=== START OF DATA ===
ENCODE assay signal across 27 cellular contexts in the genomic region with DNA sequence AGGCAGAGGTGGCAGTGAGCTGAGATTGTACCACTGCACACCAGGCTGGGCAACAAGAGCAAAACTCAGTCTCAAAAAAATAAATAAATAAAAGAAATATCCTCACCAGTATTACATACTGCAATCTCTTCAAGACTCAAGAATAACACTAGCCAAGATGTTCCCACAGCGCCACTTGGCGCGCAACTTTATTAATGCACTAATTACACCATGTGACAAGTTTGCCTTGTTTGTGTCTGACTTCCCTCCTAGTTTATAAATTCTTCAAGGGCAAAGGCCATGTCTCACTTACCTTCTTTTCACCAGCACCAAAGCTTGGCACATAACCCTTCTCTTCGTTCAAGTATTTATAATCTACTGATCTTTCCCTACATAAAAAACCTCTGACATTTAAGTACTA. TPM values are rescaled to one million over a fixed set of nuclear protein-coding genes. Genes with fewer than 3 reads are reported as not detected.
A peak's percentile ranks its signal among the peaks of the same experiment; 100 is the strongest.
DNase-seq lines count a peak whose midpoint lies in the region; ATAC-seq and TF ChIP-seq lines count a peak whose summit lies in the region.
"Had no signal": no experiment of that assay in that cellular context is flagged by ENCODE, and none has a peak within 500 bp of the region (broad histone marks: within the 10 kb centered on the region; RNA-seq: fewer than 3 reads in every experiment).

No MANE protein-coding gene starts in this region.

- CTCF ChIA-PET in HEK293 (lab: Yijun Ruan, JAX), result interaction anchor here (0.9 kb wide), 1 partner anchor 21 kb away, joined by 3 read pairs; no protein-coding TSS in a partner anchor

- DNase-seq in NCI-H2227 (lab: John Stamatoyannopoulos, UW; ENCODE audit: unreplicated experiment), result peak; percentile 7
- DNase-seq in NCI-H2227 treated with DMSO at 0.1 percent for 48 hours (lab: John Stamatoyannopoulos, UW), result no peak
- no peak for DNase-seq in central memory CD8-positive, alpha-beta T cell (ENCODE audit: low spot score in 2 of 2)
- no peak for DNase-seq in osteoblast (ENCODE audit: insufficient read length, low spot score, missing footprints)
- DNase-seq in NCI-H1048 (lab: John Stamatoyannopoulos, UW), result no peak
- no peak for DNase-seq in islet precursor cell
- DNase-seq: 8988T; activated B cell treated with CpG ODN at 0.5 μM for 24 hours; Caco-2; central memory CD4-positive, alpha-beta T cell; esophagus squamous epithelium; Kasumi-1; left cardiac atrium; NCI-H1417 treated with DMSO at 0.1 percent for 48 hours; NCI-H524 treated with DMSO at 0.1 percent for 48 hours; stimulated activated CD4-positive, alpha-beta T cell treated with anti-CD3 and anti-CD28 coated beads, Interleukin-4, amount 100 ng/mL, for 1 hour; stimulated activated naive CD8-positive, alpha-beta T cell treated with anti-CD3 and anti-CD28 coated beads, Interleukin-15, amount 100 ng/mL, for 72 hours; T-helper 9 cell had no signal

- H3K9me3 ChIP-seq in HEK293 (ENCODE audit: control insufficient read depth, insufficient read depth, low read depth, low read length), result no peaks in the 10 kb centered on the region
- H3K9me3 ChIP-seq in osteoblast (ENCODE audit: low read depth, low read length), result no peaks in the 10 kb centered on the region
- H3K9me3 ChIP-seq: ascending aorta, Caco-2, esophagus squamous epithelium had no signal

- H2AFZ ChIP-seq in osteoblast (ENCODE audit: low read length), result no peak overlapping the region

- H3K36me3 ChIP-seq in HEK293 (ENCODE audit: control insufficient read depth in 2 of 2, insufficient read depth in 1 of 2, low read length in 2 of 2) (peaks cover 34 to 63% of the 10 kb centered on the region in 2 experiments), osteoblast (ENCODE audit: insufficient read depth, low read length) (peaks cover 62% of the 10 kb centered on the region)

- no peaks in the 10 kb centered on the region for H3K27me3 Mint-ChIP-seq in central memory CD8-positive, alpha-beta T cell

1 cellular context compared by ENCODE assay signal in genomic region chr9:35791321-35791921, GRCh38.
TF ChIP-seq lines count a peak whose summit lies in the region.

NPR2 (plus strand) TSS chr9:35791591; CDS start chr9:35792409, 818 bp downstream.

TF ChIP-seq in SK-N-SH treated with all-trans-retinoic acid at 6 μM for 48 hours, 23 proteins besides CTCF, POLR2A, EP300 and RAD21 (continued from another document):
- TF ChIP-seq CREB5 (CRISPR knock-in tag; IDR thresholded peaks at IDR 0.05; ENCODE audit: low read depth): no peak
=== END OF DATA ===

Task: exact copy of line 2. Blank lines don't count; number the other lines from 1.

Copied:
A peak's percentile ranks its signal among the peaks of the same experiment; 100 is the strongest.